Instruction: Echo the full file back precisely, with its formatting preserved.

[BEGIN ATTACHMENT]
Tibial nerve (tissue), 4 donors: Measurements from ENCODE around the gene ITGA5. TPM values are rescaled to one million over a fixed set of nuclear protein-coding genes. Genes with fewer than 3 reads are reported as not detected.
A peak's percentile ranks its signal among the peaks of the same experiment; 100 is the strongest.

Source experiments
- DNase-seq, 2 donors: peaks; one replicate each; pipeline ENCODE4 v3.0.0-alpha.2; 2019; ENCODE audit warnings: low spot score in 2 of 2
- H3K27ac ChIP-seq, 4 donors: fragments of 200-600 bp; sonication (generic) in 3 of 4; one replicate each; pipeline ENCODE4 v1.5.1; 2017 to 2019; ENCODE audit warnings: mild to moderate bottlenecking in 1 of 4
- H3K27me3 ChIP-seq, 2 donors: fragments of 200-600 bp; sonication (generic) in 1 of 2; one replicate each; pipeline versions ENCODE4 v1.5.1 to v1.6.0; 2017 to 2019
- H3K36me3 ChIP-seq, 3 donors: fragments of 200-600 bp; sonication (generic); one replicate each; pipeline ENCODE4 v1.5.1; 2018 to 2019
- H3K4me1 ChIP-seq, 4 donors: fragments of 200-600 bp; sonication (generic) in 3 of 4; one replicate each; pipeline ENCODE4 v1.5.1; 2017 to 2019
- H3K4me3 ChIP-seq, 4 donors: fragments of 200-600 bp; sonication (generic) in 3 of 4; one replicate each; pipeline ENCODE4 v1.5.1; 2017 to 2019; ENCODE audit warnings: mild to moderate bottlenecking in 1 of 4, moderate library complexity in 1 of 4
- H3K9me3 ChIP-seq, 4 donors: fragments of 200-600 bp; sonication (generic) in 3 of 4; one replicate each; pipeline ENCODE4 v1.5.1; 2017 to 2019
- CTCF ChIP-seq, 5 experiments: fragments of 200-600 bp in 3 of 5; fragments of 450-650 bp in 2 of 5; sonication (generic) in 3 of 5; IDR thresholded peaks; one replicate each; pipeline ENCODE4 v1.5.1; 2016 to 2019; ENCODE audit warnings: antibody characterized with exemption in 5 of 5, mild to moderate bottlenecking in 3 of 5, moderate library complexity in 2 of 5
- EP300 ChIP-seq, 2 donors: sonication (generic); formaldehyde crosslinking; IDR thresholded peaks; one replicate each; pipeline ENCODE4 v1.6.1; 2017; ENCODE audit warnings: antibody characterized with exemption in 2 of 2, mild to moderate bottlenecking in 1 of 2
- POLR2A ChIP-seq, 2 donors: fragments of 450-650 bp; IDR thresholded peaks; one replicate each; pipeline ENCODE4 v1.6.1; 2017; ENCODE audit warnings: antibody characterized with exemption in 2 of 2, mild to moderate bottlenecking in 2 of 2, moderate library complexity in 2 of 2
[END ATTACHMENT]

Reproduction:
Tibial nerve (tissue), 4 donors: Measurements from ENCODE around the gene ITGA5. TPM values are rescaled to one million over a fixed set of nuclear protein-coding genes. Genes with fewer than 3 reads are reported as not detected.
A peak's percentile ranks its signal among the peaks of the same experiment; 100 is the strongest.

Source experiments
- DNase-seq, 2 donors: peaks; one replicate each; pipeline ENCODE4 v3.0.0-alpha.2; 2019; ENCODE audit warnings: low spot score in 2 of 2
- H3K27ac ChIP-seq, 4 donors: fragments of 200-600 bp; sonication (generic) in 3 of 4; one replicate each; pipeline ENCODE4 v1.5.1; 2017 to 2019; ENCODE audit warnings: mild to moderate bottlenecking in 1 of 4
- H3K27me3 ChIP-seq, 2 donors: fragments of 200-600 bp; sonication (generic) in 1 of 2; one replicate each; pipeline versions ENCODE4 v1.5.1 to v1.6.0; 2017 to 2019
- H3K36me3 ChIP-seq, 3 donors: fragments of 200-600 bp; sonication (generic); one replicate each; pipeline ENCODE4 v1.5.1; 2018 to 2019
- H3K4me1 ChIP-seq, 4 donors: fragments of 200-600 bp; sonication (generic) in 3 of 4; one replicate each; pipeline ENCODE4 v1.5.1; 2017 to 2019
- H3K4me3 ChIP-seq, 4 donors: fragments of 200-600 bp; sonication (generic) in 3 of 4; one replicate each; pipeline ENCODE4 v1.5.1; 2017 to 2019; ENCODE audit warnings: mild to moderate bottlenecking in 1 of 4, moderate library complexity in 1 of 4
- H3K9me3 ChIP-seq, 4 donors: fragments of 200-600 bp; sonication (generic) in 3 of 4; one replicate each; pipeline ENCODE4 v1.5.1; 2017 to 2019
- CTCF ChIP-seq, 5 experiments: fragments of 200-600 bp in 3 of 5; fragments of 450-650 bp in 2 of 5; sonication (generic) in 3 of 5; IDR thresholded peaks; one replicate each; pipeline ENCODE4 v1.5.1; 2016 to 2019; ENCODE audit warnings: antibody characterized with exemption in 5 of 5, mild to moderate bottlenecking in 3 of 5, moderate library complexity in 2 of 5
- EP300 ChIP-seq, 2 donors: sonication (generic); formaldehyde crosslinking; IDR thresholded peaks; one replicate each; pipeline ENCODE4 v1.6.1; 2017; ENCODE audit warnings: antibody characterized with exemption in 2 of 2, mild to moderate bottlenecking in 1 of 2
- POLR2A ChIP-seq, 2 donors: fragments of 450-650 bp; IDR thresholded peaks; one replicate each; pipeline ENCODE4 v1.6.1; 2017; ENCODE audit warnings: antibody characterized with exemption in 2 of 2, mild to moderate bottlenecking in 2 of 2, moderate library complexity in 2 of 2